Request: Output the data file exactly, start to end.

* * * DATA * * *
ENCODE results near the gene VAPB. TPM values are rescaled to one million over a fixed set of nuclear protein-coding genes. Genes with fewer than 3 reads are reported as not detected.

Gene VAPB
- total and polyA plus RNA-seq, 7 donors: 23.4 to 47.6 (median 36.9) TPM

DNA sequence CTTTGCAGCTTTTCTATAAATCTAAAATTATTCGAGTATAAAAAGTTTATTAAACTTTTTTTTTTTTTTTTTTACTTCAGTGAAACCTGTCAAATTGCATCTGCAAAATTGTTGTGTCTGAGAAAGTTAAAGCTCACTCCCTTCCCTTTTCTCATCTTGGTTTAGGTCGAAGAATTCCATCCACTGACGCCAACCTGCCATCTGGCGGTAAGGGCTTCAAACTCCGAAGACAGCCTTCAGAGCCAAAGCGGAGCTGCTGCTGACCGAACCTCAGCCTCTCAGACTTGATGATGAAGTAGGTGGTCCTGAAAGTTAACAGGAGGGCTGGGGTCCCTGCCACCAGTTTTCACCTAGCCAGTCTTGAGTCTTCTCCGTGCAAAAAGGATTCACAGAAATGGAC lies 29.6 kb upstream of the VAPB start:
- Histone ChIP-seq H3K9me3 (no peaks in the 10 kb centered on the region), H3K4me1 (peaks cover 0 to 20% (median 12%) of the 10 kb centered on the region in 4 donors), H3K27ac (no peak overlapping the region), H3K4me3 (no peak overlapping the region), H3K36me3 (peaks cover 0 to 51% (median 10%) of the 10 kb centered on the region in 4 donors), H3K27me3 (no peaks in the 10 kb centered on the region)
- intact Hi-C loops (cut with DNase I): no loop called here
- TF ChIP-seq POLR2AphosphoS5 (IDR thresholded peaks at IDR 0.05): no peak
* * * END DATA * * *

ENCODE results near the gene VAPB. TPM values are rescaled to one million over a fixed set of nuclear protein-coding genes. Genes with fewer than 3 reads are reported as not detected.

Gene VAPB
- total and polyA plus RNA-seq, 7 donors: 23.4 to 47.6 (median 36.9) TPM

DNA sequence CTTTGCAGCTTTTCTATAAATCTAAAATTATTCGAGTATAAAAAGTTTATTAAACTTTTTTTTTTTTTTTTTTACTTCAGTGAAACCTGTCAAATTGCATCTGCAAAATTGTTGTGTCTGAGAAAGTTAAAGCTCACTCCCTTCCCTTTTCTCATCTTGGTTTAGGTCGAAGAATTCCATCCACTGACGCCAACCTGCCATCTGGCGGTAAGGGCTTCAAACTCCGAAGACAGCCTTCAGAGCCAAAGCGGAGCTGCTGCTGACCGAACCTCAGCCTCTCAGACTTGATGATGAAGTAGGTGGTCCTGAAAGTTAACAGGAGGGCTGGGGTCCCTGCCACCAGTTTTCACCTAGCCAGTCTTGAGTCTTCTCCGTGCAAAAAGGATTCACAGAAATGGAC lies 29.6 kb upstream of the VAPB start:
- Histone ChIP-seq H3K9me3 (no peaks in the 10 kb centered on the region), H3K4me1 (peaks cover 0 to 20% (median 12%) of the 10 kb centered on the region in 4 donors), H3K27ac (no peak overlapping the region), H3K4me3 (no peak overlapping the region), H3K36me3 (peaks cover 0 to 51% (median 10%) of the 10 kb centered on the region in 4 donors), H3K27me3 (no peaks in the 10 kb centered on the region)
- intact Hi-C loops (cut with DNase I): no loop called here
- TF ChIP-seq POLR2AphosphoS5 (IDR thresholded peaks at IDR 0.05): no peak